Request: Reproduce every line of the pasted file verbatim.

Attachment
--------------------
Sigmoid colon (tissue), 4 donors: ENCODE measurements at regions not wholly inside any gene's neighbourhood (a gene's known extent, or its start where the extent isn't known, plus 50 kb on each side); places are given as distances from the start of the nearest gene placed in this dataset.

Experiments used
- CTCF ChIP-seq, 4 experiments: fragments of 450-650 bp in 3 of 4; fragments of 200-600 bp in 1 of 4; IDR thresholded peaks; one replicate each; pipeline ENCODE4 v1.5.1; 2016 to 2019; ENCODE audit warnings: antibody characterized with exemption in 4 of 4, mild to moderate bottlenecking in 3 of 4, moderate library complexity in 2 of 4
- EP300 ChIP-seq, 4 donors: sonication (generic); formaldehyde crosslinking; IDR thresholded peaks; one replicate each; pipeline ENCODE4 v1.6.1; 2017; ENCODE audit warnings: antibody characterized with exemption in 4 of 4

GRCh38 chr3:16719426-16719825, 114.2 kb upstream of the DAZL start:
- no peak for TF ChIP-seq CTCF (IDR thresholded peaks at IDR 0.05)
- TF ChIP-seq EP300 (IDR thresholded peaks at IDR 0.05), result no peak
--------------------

Sigmoid colon (tissue), 4 donors: ENCODE measurements at regions not wholly inside any gene's neighbourhood (a gene's known extent, or its start where the extent isn't known, plus 50 kb on each side); places are given as distances from the start of the nearest gene placed in this dataset.

Experiments used
- CTCF ChIP-seq, 4 experiments: fragments of 450-650 bp in 3 of 4; fragments of 200-600 bp in 1 of 4; IDR thresholded peaks; one replicate each; pipeline ENCODE4 v1.5.1; 2016 to 2019; ENCODE audit warnings: antibody characterized with exemption in 4 of 4, mild to moderate bottlenecking in 3 of 4, moderate library complexity in 2 of 4
- EP300 ChIP-seq, 4 donors: sonication (generic); formaldehyde crosslinking; IDR thresholded peaks; one replicate each; pipeline ENCODE4 v1.6.1; 2017; ENCODE audit warnings: antibody characterized with exemption in 4 of 4

GRCh38 chr3:16719426-16719825, 114.2 kb upstream of the DAZL start:
- no peak for TF ChIP-seq CTCF (IDR thresholded peaks at IDR 0.05)
- TF ChIP-seq EP300 (IDR thresholded peaks at IDR 0.05), result no peak